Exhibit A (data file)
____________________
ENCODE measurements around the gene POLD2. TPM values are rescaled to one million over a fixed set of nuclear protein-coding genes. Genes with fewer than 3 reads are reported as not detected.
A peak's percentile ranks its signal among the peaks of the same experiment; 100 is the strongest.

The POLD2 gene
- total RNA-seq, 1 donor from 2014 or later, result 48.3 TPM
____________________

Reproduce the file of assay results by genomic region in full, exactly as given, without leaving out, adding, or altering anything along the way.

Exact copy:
ENCODE measurements around the gene POLD2. TPM values are rescaled to one million over a fixed set of nuclear protein-coding genes. Genes with fewer than 3 reads are reported as not detected.
A peak's percentile ranks its signal among the peaks of the same experiment; 100 is the strongest.

The POLD2 gene
- total RNA-seq, 1 donor from 2014 or later, result 48.3 TPM